Diversity and inclusion in insolvency

Diversity in the qualifications, experience, knowledge and abilities of those in the insolvency industry is the subject of this article, leaving other aspects of diversity in that sector to those more qualified.

With ARITA anticipating International Women’s Day in promoting its own Diversity and Inclusion program,[1] I was prompted to see my own comments on this Day in 2020 which, on review, remain relevant.   Since then, I have made comment on priority allocation of bankruptcy files to women trustees, and more.[2]

Leaving those aspects of diversity to others, a related issue is the diversity in other respects of those working in insolvency, now supported by two things – one, changes to the law encouraging a “greater diversity of practitioners into the field”, and two, a commitment by AFSA and ASIC, as members of IAIR, to “endeavour to promote diversity within their own organisations and within the wider insolvency profession”.[3]

Greater discretion given to committees

As the changes to the law recognise,[4] diversity encompasses qualifications, experience, knowledge and abilities, including internationally.  The government’s widening of the selection criteria for trustees and liquidators was intended to

“encourage a greater diversity of practitioners in the field and greater resilience of the sector”.[5] 

This was done by altering the need to strictly rely upon the statutory criteria so as to allow interview committees greater flexibility to decide that a person is suitable who has other qualifications beyond accounting, experience beyond insolvency, and other knowledge and ability that may more than qualify her or him to be registered.  International applicants may now more readily apply.

A wider talent pool

Diversity is not an end in itself, rather, as IAIR says, it is a means to a

“wider talent pool from which insolvency practitioners are drawn and a positive, inclusive and responsible culture, contributing to the higher quality of work, innovation and productivity within the insolvency system”.[6]

Its members, including ASIC and AFSA, are said to be committed to IAIR’s Diversity Value Statement.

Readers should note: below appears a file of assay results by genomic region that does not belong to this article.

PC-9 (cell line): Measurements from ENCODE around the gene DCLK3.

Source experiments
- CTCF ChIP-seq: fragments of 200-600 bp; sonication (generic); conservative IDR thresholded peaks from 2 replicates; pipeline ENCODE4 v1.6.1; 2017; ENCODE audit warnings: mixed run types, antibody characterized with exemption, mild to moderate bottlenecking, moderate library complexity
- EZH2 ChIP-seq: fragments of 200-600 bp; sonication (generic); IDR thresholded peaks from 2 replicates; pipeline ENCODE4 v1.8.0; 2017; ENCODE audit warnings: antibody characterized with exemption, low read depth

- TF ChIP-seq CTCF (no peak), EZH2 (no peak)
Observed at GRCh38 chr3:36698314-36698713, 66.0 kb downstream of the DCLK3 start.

This may have prompted AFSA to not only celebrate International Women’s Day as well as International Men’s Day, but to decide to allocate a certain proportion of bankrupt estates to female trustees. It describes this as

“a bold step to bring impactful outcomes for female trustees at an industry level, making a commitment to distribute an initial target of 20% of estates to female trustees from 2021–22, noting that female trustees currently comprise 10% of insolvency practitioners. We will continually review this commitment, with an aim to increase the figure over time”.[7]

2021 and beyond

The pandemic itself will have had some impact on diversity in particular because of the turnover of staff, and their experience in other lines of work, bringing new perspectives and knowledge, and, with the restrictions of isolation, needed IT knowledge.

While urgent legislative changes to the law like these made in 2021 are necessary in matters of crisis, a more measured response might now be given, and in light of the experience of those changes.

Review of the ILRA 2016

In that respect, the changes brought in by the Insolvency Law Reform Act 2016 are due for review in 2022.  Diversity was in issue at the time in that the industry was seen as needing to be open to a wider base of experience and knowledge. The government referred to

“the barriers to entry into the market for insolvency services arising from the current registration requirements”

and the need to reduce those requirements.  That was a reason behind not granting licensing powers to the “industry bodies”, there being a concern that this

“would provide an opportunity for anti-competitive behaviour where it is in the interests of the bodies’ members to restrict the number of entrants to the market”.[12]

Whether the industry competition improvements and savings predicted in 2016 as a result of those registration provisions have occurred will be an interesting issue for reporting; similarly, to know of the extent of the greater flexibility and diversity from the 2021 reforms.

More thoughts on this soon.



[1] Diversity and Inclusion (arita.com.au)

[2] See also Feminist input to the theories of insolvency? | Murrays Legal

[3] About Us: Who are the IAIR? (insolvencyreg.org)

[4] Corporations Amendment (Corporate Insolvency Reforms) Act 2020 .

[5] Explanatory Memorandum to the Corporations Amendment (Corporate Insolvency Reforms) Bill 2020, Chapter 4.

[6] IAIR Diversity Value Statement, 21 January 2020.

[7] AFSA Annual Report 2020-2021; see also Sex Discrimination Act 1984 s 7D Special measures intended to achieve equality.

[8] Licensing of insolvency practitioners – decision making principles from New Zealand [updated post 13 June 2021] | Murrays Legal  –  “Putting professional licensing decisions in the hands of professional bodies, which are themselves regulated by the state is a common feature of co-regulation.  …. There are dangers of anti-competitive conduct in limiting new entrants by way of particular or high entry criteria”.

[9] See Halliday and Carruthers, Rescuing Business – The Making of Corporate Bankruptcy Law in England and the United States (Clarendon Press, Oxford, 1998) pp 30-31, 60.

[10] Commonwealth of Australia, Review of the Regulation of Corporate Insolvency Practitioners- Report of the Working Party, (AGPS, Pirie Printers, July 1997).

[11] Trade Practices Commission,  Study of the Professions – Accountancy, Final Report (July 1992)

[12] Explanatory Memorandum to the ILRB 2015 at [9.154].

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